How to make a t-shirt quilt – with Marie Osmond

Most everyone knows Marie Osmond as a veteran entertainer. But did you know that she’s a seasoned sewist as well? She first learned simple hand sewing and cross-stitching as a preschooler while touring with her performing brothers. Marie says she could sew on a button almost before she could button up her own coat! She even helped her mother—an enthusiastic quilter whose sewing machine rarely cooled down—make a quilt for her dolls at the age of five (above). Marie’s mom showed her how to choose fabrics and cut out squares.

When it comes to quilting and sewing for others, it’s easy to agree with Marie’s philosophy—the memories we make are what matters. Her book, Marie Osmond’s Heartfelt Giving, is filled with sewing and quilting projects perfect for gift giving. In honor of two upcoming opportunities to make your own memories—Mother’s Day and graduation day—we’re giving away a free pattern from Marie for how to make a t-shirt quilt, as well as giving you a very special offer on her inspiring book.

First, the free pattern! If someone you love has a collection of t-shirts they just can’t part with—perhaps someone who’s graduating soon?—stitch a one-of-a-kind memory with Marie’s t-shirt quilt pattern. This quick design will show you how easy it is to make a t-shirt quilt, and you can use up to 15 different shirts in your design. Find the t-shirt quilt how-to below.

And now, the very special offer. Today, get Marie’s book for only $9.99—plus, be one of the first 100 customers to purchase her book and you’ll receive an autographed copy! Find the perfect gift to stitch for a mom, grandma, daughter, or any super-mom you want to thank (or, give the book!) just in time for Mother’s Day. The book retails for $26.99 and will revert back to its original price on Saturday, April 28, 2012. Grab your autographed copy of Marie’s beautiful hardcover, spiral-bound book while supplies last!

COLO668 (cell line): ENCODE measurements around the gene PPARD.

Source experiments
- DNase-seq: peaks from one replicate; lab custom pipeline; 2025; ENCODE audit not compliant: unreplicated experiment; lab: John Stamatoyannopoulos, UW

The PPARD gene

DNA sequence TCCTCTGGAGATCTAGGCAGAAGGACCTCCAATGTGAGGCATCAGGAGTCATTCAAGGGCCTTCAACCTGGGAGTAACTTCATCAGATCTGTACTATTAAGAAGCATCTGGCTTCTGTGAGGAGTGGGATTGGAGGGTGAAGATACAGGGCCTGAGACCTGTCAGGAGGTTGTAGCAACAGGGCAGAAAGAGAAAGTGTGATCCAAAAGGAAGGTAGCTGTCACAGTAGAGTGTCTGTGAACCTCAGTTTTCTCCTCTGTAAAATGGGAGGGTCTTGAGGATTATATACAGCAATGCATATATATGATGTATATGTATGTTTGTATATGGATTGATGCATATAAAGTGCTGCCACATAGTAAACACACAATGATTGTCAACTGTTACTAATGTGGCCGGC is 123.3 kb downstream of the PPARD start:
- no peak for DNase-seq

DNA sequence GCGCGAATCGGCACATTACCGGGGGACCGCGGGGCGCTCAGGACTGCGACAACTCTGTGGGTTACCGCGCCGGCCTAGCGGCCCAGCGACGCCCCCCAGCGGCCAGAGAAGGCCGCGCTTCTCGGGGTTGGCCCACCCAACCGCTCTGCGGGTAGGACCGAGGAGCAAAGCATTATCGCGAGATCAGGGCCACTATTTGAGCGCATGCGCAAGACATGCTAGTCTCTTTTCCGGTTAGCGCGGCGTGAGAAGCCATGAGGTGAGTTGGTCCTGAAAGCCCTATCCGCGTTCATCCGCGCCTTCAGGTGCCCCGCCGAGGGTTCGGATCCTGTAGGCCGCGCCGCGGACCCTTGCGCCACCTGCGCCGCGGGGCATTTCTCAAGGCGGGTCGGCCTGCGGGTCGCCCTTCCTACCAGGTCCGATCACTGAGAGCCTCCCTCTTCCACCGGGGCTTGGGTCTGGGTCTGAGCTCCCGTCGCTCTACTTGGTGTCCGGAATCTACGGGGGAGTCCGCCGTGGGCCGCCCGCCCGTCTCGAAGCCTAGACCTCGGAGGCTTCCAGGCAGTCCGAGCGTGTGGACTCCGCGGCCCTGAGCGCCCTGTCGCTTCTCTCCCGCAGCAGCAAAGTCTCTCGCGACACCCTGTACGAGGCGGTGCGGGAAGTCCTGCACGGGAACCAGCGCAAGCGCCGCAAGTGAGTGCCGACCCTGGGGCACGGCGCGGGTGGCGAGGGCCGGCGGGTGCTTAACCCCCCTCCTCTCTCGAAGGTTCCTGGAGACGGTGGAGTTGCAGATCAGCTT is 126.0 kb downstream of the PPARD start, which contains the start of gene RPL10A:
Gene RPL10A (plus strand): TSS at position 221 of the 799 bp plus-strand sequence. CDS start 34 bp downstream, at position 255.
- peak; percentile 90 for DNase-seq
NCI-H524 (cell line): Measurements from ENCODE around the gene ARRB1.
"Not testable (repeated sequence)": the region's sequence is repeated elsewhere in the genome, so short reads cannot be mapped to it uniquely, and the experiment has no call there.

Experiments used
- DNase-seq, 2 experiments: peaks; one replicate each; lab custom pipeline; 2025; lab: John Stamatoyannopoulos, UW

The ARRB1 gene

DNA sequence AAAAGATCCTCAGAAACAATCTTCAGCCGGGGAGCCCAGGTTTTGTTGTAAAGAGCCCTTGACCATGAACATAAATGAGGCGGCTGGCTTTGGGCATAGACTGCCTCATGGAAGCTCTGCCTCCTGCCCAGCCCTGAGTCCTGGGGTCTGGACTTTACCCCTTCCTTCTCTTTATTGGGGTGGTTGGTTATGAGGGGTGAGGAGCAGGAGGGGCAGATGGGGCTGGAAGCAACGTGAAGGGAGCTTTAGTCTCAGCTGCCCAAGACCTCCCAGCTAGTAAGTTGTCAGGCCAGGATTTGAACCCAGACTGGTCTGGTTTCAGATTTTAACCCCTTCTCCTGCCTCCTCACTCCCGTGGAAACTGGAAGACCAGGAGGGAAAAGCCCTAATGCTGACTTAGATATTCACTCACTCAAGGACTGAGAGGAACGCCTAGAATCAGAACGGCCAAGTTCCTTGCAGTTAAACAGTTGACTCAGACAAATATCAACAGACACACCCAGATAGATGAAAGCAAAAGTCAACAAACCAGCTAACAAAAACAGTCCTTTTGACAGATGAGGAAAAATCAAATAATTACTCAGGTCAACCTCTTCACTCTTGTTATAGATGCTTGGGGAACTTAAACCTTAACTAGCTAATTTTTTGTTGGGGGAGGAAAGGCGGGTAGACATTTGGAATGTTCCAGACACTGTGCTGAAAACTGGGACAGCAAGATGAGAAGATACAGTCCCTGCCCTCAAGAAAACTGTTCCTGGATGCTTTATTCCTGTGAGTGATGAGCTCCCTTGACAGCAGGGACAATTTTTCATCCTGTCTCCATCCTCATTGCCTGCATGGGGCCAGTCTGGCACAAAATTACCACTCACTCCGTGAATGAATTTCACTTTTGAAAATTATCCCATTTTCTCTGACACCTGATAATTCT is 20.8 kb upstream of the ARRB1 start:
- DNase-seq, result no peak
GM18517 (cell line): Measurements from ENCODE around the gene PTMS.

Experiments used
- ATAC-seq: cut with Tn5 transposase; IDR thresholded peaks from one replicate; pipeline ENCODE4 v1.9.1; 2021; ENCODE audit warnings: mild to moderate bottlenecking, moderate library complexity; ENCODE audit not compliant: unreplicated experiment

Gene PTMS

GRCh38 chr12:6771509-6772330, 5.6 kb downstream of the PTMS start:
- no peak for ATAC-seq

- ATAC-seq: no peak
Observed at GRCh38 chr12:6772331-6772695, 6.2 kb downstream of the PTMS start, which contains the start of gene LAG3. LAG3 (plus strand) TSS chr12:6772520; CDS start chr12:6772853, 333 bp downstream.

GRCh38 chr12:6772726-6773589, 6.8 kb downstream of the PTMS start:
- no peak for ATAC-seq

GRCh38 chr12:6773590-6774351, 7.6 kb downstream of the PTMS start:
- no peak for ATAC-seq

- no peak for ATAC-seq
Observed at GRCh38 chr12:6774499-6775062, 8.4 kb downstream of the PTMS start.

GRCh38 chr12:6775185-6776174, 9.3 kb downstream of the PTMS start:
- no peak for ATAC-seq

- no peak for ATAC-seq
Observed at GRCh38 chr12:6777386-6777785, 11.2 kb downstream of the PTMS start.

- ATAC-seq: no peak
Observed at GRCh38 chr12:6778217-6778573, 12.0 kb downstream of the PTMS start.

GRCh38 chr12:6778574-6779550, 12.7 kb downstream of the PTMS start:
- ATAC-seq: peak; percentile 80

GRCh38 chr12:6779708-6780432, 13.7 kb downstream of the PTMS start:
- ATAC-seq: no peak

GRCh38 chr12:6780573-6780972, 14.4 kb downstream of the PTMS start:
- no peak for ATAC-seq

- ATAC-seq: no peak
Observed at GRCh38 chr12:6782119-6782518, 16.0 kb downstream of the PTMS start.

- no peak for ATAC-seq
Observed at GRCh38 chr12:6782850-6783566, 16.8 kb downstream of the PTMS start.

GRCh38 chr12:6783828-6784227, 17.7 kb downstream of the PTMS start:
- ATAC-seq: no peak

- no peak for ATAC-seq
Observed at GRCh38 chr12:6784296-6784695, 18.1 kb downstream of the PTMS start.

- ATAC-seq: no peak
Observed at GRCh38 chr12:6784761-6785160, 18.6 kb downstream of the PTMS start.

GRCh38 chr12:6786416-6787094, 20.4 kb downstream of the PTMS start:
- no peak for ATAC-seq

Here are some of Marie’s fun, feminine designs from the book (23 patterns in all; click to view a slideshow):

Now, let’s learn how to make a t-shirt quilt with Marie!

Free Quilt Pattern: T-Shirt Memories Quilt

from the book Marie Osmond’s Heartfelt Giving.
You can also download the pattern for your personal use.

Quilt Size
84″ x 98″

Yardage is based on 42″-wide fabric.

  • 15 favorite T-shirts, with design area measuring 12 1/2″ x 12 1/2″
  • 3 1/4 yards of blue-and-green print for blocks and outer border
  • 2 1/8 yards of blue chambray for sashing and inner border
  • 2/3 yard of tan flannel for blocks
  • 5/8 yard of blue flannel for block centers
  • 3/4 yard of green print for binding
  • 7 1/2 yards of backing fabric
  • 88″ x 102″ piece of batting
  • 5 yards of 17″-wide lightweight fusible interfacing

TIP: Preventing puckering
Be sure to prewash your fabrics. The T-shirts will most likely have been washed many times and won’t shrink. But flannel tends to shrink quite a bit the first time it’s washed. So to avoid a puckered quilt, wash all of the fabrics before cutting and sewing.

All measurements include 1/4″ -wide seam allowances.

From the blue flannel, cut:

  • 15 squares, 6 1/2″ x 6 1/2″

From the tan flannel, cut:

  • 60 squares, 3 1/2″ x 3 1/2″

From the blue-and-green print, cut: